Four start-up companies will split a combined $1 million in early stage investment funding from the Clean Energy Trust. The four were among 14 cleantech ventures that competed for the funding at the CET’s sixth annual Clean Energy Trust Challenge, held last month in Chicago.
Keynote speakers at the event were former Duke Energy Chairman Jim Rogers and Method Products co-founder Adam Lowry. Lowry spoke about how a collaborative business environment can drive innovation in clean energy.
“Now more than ever, we need this type of change,” Lowry said of the CET Challenge. “We’ve got to do better at getting businesses, governments and institutions to invest in renewable energy. Let’s try to do better at working with the infrastructure we’ve got, with the utilities we’ve got, because they want to make this change happen.”
“The group of finalists participating in our accelerator program this year is testament to the advanced level of innovation happening in the cleantech space,” Erik Birkerts, CEO of Clean Energy Trust, says in a statement. “Midwestern startups are thriving, and Clean Energy Trust is proud to serve as a launch pad for companies that are leveraging science, innovation and technology to create a cleaner and more sustainable energy future.”
The CET Challenge is an accelerator program and pitch competition that has jump-started more than 80 companies to date. Companies taking part in past Challenges have since raised a combined $86 million in follow-on funding an created more than 300 jobs. CET itself has invested in 29 start-ups across the Midwest.
This year’s winning companies and their details:
Hazel Technologies. The start-up won $500,000 though the Illinois Clean Energy Fund Award. Skokie, Illinois-based Hazel Technologies makes FruitBrite, a container that can extend the shelf life of fruit, vegetables, flowers and plants by two to four times. “When placed in the produce storage space, the FruitBrite pod gradually releases small amounts of an EPA-approved active ingredient that stops the produce aging process and extends shelf life through an ethylene inhibitor delivery system,” according to CET.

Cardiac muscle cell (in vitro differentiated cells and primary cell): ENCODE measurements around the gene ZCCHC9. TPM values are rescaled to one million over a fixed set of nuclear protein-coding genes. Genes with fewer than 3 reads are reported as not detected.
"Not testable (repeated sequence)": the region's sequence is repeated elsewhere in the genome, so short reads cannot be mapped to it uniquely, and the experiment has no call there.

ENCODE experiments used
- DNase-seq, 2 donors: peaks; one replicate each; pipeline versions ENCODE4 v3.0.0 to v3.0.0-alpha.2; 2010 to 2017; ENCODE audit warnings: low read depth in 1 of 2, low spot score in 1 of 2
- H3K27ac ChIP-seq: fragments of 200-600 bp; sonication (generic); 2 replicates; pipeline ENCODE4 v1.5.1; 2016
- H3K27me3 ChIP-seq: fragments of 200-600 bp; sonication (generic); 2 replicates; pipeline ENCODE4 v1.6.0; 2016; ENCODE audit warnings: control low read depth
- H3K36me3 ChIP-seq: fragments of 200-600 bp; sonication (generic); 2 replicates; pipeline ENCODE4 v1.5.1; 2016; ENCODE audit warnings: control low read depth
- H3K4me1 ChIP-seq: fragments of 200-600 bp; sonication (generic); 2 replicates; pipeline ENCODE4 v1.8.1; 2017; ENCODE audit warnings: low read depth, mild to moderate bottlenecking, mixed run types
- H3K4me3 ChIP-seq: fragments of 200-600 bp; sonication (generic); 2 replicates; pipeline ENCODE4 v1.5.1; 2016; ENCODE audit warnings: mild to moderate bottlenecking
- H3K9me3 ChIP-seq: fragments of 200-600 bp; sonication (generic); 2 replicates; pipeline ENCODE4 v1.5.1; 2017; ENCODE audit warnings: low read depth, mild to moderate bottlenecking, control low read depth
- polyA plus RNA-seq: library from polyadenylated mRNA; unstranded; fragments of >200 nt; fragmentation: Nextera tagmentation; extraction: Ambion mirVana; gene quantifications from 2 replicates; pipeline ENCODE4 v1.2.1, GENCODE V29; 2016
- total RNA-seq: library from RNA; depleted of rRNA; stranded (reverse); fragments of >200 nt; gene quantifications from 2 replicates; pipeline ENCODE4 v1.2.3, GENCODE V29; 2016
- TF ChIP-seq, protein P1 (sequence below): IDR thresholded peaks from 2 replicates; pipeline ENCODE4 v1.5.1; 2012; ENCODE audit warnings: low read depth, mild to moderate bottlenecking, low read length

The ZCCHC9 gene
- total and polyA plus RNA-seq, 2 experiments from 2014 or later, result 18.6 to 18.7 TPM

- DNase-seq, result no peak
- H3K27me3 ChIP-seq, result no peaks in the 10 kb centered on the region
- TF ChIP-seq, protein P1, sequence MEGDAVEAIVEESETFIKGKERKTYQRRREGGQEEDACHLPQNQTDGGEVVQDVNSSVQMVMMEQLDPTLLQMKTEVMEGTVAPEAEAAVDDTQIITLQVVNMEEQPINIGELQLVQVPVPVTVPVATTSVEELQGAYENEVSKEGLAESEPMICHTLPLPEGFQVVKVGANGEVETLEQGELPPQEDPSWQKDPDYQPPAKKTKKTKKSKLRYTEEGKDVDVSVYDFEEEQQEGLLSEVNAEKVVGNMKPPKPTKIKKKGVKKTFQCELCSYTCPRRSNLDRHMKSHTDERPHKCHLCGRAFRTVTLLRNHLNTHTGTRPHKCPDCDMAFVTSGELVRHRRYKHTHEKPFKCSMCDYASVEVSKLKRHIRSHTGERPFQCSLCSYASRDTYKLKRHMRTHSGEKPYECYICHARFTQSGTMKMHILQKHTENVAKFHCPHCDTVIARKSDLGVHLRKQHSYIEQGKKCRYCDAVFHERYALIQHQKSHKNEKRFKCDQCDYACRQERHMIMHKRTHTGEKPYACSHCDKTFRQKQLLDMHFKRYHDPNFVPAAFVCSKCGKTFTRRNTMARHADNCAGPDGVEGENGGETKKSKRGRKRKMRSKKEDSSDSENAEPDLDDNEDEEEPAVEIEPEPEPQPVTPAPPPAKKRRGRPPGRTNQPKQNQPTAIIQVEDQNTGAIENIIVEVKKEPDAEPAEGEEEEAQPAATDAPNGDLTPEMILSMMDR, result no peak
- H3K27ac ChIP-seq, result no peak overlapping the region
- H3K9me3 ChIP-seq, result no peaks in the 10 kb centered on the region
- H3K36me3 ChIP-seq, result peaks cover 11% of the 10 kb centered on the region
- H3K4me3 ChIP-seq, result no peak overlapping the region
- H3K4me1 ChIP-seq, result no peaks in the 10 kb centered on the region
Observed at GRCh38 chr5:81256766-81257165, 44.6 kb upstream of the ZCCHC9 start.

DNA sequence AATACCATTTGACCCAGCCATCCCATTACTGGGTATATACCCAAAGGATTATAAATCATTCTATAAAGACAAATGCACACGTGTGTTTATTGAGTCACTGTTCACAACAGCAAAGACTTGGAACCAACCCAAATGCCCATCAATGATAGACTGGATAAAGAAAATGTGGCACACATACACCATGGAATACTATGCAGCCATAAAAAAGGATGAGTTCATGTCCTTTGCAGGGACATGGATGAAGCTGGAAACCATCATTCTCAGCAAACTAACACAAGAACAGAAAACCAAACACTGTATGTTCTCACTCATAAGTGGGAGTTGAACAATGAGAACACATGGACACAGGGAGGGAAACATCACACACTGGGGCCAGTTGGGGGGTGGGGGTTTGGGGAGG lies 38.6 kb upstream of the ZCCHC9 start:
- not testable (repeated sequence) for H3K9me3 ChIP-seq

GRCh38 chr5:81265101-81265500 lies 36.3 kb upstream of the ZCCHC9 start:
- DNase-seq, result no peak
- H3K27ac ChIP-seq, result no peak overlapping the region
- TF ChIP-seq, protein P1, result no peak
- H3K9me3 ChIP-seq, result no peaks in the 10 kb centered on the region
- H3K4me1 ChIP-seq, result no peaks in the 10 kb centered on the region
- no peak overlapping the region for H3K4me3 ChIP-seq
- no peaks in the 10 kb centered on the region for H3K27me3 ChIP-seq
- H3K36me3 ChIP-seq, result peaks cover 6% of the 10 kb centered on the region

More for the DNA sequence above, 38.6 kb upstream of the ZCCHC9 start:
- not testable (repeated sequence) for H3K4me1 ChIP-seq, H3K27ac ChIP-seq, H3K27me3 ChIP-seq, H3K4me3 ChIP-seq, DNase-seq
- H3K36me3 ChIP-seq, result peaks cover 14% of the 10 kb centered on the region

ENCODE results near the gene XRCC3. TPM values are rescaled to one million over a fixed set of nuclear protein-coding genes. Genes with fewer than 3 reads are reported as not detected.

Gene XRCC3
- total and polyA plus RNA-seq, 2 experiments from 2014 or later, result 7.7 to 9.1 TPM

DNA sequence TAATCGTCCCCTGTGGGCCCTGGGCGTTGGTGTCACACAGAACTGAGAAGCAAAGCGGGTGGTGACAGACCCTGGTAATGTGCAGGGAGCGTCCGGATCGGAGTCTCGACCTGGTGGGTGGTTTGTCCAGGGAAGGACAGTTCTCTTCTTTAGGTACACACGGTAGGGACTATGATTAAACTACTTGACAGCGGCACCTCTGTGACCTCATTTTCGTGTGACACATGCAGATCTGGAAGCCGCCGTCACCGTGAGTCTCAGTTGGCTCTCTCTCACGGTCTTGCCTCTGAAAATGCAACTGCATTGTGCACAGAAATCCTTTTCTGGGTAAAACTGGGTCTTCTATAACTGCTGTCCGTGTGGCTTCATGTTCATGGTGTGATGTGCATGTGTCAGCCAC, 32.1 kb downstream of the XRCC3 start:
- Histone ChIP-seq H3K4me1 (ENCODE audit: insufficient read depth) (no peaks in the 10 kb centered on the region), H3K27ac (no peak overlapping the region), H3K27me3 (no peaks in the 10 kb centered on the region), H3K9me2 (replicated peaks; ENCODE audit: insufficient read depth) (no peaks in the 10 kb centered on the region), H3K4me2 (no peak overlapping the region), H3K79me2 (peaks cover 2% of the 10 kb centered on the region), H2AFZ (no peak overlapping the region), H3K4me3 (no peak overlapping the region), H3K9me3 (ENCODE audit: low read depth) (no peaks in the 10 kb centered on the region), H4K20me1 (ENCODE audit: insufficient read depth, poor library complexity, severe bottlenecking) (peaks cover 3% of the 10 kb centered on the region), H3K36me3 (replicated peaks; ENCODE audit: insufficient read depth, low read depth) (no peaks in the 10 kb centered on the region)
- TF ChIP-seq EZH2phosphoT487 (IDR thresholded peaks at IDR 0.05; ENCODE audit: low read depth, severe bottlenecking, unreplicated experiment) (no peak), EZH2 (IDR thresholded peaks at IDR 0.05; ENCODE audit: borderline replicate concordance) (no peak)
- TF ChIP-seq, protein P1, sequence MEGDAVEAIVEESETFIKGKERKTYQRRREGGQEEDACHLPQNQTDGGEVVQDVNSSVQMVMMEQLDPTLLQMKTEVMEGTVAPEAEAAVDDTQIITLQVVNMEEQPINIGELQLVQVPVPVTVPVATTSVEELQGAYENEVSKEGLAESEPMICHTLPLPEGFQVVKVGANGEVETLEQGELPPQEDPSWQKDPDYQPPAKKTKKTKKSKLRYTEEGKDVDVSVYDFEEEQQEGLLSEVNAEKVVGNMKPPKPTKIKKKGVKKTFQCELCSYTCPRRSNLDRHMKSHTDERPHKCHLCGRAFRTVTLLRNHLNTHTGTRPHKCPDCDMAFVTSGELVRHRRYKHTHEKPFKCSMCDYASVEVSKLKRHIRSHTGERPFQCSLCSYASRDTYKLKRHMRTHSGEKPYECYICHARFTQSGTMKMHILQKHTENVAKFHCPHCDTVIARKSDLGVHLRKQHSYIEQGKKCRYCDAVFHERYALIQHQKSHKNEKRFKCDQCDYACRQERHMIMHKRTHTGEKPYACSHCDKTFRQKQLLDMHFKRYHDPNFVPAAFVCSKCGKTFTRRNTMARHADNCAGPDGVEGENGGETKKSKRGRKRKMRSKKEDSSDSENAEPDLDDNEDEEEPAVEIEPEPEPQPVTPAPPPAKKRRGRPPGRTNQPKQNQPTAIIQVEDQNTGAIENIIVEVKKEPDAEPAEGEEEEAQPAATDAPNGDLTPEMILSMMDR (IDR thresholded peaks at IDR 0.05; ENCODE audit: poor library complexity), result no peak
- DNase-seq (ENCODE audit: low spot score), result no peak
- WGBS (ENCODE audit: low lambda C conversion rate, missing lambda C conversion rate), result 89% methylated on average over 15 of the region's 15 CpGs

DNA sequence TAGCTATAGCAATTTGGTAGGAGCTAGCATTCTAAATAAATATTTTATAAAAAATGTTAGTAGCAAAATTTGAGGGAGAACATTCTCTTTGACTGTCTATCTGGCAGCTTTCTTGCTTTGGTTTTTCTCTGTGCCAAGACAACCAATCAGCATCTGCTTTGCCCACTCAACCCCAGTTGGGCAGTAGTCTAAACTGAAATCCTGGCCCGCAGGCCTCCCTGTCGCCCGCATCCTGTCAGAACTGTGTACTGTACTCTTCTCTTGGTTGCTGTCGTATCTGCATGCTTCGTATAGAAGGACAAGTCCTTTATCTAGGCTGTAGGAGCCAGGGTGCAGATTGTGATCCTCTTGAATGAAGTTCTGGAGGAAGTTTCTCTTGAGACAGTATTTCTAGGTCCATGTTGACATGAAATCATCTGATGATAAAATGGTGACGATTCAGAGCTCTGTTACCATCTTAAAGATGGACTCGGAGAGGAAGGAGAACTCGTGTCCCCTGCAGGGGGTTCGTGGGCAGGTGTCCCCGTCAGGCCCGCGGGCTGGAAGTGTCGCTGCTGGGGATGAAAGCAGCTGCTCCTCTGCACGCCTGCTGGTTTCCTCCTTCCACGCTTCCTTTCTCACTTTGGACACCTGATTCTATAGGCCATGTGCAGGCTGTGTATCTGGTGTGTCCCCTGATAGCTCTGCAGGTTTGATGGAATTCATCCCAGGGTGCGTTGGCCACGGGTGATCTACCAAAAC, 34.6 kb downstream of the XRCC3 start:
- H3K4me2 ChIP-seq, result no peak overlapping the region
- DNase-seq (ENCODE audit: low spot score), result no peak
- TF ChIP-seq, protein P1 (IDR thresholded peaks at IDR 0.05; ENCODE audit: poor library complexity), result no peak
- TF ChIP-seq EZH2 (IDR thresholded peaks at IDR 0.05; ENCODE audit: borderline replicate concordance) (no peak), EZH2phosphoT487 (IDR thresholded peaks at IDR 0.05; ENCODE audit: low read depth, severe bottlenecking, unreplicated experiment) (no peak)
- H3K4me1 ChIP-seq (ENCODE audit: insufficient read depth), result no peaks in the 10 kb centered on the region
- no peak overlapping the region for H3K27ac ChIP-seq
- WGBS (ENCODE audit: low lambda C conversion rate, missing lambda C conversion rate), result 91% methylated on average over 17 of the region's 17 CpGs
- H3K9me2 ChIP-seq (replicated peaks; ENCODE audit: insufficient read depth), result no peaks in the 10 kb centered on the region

CEO and co-founder Aidan Mouat says the money will let Hazel develop its product past the prototype phase. The company should be ready for commercial production “within a couple months,” he tells the Chicago Tribune.
Nexmatix. St Louis-based Nexmatix won three awards totaling $310,000: the $240,000 Wells Fargo Award; $45,000 through the United Airlines and Boeing Sustainable Energy Award; and the $25,000 ComEd Female CEO Award. The company offers products that increase the efficiency of pneumatic systems, which are used by most manufacturers. Nexmatix’s intelligent and energy-efficient pneumatic platform “significantly reduces electricity costs for manufacturers,” according to CET.
SPLT. Based in Detroit, the company won the $100,000 Pritzker Foundation Award. The ridesharing platform works to connect workers with others at the same organization to share their commute, saving them money as well as reducing traffic congestion and CO2 emissions. SPLT was also selected as one of 11 start-ups to pitch to Google at the company’s annual Demo Day in Mountain View, Calif. on May 4, according to Crain’s Detroit Business.
NovoMoto. The company won $90,000 via three awards: $50,000 from the U.S. Department of Energy Cleantech UP Student Award and $20,000 each from the Power Clean Cities Award and the Hanley Family Foundation Award. Madison, Wisc.-based NovoMoto aims to provide renewable electricity to villages in sub-Saharan Africa, particularly the Democratic Republic of Congo, where one of NovoMoto’s founders was born.
The company plans to provide villagers with rechargeable batteries that can power up a cell phone, power a small TV, radio or fan, and provide up to six hours of lighting through three 3-watt LED bulbs. Villagers can bring their batter to a solar-powered charging station, set up by NovoMoto, to exchange the depleted battery with a fully charged one.